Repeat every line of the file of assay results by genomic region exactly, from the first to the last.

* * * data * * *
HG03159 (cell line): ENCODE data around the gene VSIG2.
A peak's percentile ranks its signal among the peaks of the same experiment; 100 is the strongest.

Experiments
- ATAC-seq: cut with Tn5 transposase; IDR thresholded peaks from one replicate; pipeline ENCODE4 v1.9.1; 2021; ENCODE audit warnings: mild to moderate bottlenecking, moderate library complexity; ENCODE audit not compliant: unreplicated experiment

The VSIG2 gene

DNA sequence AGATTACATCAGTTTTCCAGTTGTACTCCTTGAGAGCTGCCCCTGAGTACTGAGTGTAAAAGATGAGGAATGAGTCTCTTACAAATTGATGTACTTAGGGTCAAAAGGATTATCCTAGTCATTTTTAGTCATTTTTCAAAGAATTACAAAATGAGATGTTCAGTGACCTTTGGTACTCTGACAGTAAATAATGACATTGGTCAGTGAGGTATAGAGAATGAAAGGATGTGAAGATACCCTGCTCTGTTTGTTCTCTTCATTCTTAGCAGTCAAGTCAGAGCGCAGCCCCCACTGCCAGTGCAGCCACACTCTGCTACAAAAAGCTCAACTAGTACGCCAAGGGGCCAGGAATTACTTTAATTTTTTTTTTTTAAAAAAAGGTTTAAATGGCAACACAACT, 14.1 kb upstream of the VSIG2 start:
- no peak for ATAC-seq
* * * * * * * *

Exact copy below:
HG03159 (cell line): ENCODE data around the gene VSIG2.
A peak's percentile ranks its signal among the peaks of the same experiment; 100 is the strongest.

Experiments
- ATAC-seq: cut with Tn5 transposase; IDR thresholded peaks from one replicate; pipeline ENCODE4 v1.9.1; 2021; ENCODE audit warnings: mild to moderate bottlenecking, moderate library complexity; ENCODE audit not compliant: unreplicated experiment

The VSIG2 gene

DNA sequence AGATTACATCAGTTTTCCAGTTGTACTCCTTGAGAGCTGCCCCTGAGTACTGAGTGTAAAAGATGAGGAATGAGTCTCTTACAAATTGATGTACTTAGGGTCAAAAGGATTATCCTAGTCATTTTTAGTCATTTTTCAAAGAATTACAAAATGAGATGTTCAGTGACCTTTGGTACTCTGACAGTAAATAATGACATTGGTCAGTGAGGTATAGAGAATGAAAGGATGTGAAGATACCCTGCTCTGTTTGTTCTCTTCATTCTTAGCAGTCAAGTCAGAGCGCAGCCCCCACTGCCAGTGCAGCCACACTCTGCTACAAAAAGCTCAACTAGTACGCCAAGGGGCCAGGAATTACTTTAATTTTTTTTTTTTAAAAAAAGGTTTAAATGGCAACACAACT, 14.1 kb upstream of the VSIG2 start:
- no peak for ATAC-seq